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Sacco and Vanzetti

August 23, 2002
eventy-five years ago today Nicola Sacco and Bartolomeo Vanzetti, two Italian-born anarchists living in Boston, were executed for allegedly murdering two men during a 1920 bank robbery. The controversial verdict at the end of their six-year-long trial incited international protest—the evidence seemed to point away from Sacco and Vanzetti, and it was clear that both the judge and jury were prejudiced against immigrants with radical political beliefs.

Three previously published Atlantic articles suggest the cosmic level of significance that participants and observers of that trial imputed to it. In "The Case of Sacco and Vanzetti"" (March, 1927) Felix Frankfurter (who was later to sit on the United States Supreme Court) laid out the saga of the Sacco and Vanzetti trial from the day of the defendants' alleged crime to the day of their execution. As he interpreted it, the trial represented a tragic failure to uphold the American ideals of tolerance, equality, and justice for all and was ultimately a travesty of justice.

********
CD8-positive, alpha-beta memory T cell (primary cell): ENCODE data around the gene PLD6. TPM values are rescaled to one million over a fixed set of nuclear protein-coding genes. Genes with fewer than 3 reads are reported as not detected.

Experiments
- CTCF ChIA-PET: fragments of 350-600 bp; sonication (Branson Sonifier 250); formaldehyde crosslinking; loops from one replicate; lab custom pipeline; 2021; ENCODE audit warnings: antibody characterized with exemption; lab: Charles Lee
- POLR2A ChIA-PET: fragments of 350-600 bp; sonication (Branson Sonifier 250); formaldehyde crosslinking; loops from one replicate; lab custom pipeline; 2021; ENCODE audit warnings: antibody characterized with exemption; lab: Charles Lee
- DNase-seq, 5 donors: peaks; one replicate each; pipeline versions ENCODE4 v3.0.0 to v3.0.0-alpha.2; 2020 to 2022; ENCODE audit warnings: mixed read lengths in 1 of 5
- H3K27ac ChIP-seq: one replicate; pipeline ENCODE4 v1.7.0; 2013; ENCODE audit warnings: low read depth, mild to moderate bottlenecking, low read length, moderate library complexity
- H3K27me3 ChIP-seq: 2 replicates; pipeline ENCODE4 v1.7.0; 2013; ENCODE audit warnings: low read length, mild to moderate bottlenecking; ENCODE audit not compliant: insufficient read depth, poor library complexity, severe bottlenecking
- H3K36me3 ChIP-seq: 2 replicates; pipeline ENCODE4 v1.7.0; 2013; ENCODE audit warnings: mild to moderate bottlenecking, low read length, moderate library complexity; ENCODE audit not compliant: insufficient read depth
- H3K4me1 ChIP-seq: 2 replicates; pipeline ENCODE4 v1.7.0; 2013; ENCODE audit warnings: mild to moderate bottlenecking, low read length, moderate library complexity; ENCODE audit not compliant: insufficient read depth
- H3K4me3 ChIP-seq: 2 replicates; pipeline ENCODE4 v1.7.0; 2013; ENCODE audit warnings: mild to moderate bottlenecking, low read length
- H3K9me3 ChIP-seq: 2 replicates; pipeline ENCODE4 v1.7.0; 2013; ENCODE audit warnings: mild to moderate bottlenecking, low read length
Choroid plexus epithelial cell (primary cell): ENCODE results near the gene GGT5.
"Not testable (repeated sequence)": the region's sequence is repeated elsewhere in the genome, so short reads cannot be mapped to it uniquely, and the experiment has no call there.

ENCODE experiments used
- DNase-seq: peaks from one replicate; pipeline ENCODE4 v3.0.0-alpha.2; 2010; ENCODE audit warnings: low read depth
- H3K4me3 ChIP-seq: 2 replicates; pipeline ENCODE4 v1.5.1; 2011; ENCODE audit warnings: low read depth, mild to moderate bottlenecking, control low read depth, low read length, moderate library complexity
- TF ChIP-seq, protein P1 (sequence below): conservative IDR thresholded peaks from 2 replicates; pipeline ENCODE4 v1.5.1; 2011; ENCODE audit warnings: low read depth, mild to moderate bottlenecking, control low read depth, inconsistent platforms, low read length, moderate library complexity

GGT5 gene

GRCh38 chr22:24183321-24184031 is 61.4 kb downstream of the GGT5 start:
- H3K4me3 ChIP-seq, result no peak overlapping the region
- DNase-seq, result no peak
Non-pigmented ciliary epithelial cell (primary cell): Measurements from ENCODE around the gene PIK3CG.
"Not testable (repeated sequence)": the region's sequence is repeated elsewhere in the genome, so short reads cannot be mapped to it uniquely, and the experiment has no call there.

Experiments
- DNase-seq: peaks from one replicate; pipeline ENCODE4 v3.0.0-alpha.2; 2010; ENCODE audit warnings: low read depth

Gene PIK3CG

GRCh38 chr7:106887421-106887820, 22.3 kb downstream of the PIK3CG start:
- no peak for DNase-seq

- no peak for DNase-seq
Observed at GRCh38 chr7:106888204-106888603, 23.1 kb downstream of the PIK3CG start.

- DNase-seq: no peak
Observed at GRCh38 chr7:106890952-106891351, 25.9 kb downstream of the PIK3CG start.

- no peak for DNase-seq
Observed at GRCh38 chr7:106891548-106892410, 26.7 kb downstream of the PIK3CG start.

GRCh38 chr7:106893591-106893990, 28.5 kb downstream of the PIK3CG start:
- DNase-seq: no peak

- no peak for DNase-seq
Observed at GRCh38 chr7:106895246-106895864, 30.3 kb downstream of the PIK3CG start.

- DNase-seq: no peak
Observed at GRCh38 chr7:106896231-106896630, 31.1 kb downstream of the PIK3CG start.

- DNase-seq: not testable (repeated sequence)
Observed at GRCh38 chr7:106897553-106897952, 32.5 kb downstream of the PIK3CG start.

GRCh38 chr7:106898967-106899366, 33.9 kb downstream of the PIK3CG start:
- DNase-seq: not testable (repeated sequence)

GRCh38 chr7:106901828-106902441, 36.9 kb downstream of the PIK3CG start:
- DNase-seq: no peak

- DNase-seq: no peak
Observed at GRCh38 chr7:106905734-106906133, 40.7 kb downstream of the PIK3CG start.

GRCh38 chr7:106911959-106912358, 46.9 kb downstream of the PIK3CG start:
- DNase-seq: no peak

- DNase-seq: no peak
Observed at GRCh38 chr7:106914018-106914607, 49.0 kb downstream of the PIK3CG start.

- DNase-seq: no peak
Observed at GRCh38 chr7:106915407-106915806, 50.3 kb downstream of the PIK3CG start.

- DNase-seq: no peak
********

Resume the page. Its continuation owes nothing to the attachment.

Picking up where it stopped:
"Vanzetti's Last Statement: A Record," by W. G. Thompson (February, 1928), consists of a transcription by Sacco and Vanzetti's lawyer, William Thompson, of the final conversation between himself and Vanzetti on the day before his clients' scheduled execution.

Finally, in "The Never-Ending Wrong" (June, 1977) Pulitzer Prize-winning novelist Katherine Anne Porter described the Sacco-Vanzetti verdict as the event that destroyed her idealism. Porter even went so far as to characterize the verdict as an event bound up with the "whirlwinds of change" that brought us Lenin, Stalin, Mussolini, Franco, and Hitler and to see "this event in Boston as one of the most portentous in the long death of the civilization made by Europeans in the Western world."

—Sage Stossel

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Sage Stossel is an editor of The Atlantic Online. She draws the weekly cartoon feature, "Sage, Ink."

All material copyright © 2002 by The Atlantic Monthly Group. All rights reserved.